Did you know you can do tie-dye with bleach. Actually these techniques, don’t include a lot of tying. (If you want to learn how to tie dye the traditional way, there are several tutorials.) First, get your shirt wet, ring it out, lay it flat. Then twist it into a circle (watch the above video by Simply Sallie for technique). Using a squirt bottle, cover half or a section of the shirt with bleach and let it process to get a color tone you like. Then do it again on the back. 

Once both sides are at a tone you like, ring out the shirt and stop the processing with a peroxide bath. You can also do a similar tie-dye approach by scrunching up the shirt. 

The Side Ombre method, popular on TikTok, entails creating a sash of bleach from the shoulder to the waist. You’ll need to put a cardboard underneath your T-shirt and use a spray bottle to create a thick diagonal line across the shirt. You can also accent it with bleach drips and dots. Once it’s set, turn it over and mirror the image on the back. 

You can use a lot of materials to dab bleach on shirts such as a loofa. In this technique, you soak a plastic loofa in a bowl of bleach and then pat it onto the material. The end result kind of looks like watercolor flowers, depending on the color of the material and shape of the loofa. Definitely find a sponge or loofa with the right shape. For more bleaching ideas, check out Sallie’s vid.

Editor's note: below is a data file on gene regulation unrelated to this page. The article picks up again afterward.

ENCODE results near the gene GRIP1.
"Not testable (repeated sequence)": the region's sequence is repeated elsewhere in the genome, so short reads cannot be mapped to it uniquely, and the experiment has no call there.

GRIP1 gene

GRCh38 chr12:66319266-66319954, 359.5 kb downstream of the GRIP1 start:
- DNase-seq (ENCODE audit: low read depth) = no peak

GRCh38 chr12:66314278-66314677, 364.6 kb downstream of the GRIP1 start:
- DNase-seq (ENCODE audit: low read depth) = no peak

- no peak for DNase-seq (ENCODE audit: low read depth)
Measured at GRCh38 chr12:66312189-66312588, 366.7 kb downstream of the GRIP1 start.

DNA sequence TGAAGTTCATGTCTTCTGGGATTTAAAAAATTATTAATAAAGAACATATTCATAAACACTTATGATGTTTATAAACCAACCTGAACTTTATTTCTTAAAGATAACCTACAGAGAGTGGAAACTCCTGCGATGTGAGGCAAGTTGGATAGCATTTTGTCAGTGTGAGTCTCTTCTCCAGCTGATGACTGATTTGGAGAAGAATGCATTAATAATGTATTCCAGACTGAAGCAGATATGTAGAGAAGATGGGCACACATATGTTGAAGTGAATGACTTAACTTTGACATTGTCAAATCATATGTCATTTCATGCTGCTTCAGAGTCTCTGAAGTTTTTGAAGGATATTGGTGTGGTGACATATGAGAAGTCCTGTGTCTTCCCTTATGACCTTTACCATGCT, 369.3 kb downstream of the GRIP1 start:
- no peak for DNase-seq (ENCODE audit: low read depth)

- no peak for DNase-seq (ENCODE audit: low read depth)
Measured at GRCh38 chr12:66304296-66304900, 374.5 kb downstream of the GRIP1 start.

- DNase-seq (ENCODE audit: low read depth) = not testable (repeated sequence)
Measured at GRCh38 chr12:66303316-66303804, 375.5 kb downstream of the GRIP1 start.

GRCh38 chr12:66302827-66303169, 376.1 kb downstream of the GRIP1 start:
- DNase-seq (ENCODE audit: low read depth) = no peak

Dyeing Clothes

Dyeing may be one of the oldest and most common clothes customization techniques, but that doesn’t mean it isn’t great — particularly if you an interesting color. Lately, greens, browns and other earth tones have been popular clothes choices that you can add to your wardrobe with the right bottle. You can also go with fluorescent yellow or pink for an eye-catching 80s flashback style. Giving clothes a new color can be a great way to cover up stains or just a new look. 

If you’ve never dyed clothing (or even if you have) follow the directions on the bottle. Don’t forget the rubber gloves. You don’t want dye on your skin, for a lot of reasons. It typically requires hot water, salt and a couple of other ingredients. Make sure that all parts of the clothing are evenly exposed to the dye. Patience is not just a virtue, but a necessity when it comes to dyeing clothes to make sure the color sets into the material.


Iron-on transfers were huge in the ‘70s and they continue to cycle back into fashion trends in new and different ways.You used to have to go to a T-shirt shop to get an iron-on. Now, you can get fabric transfer paper at just about any Staples or other big box store with a crafts section. As long as you have an ink-jet printer that will accept the paper, you’re good to go.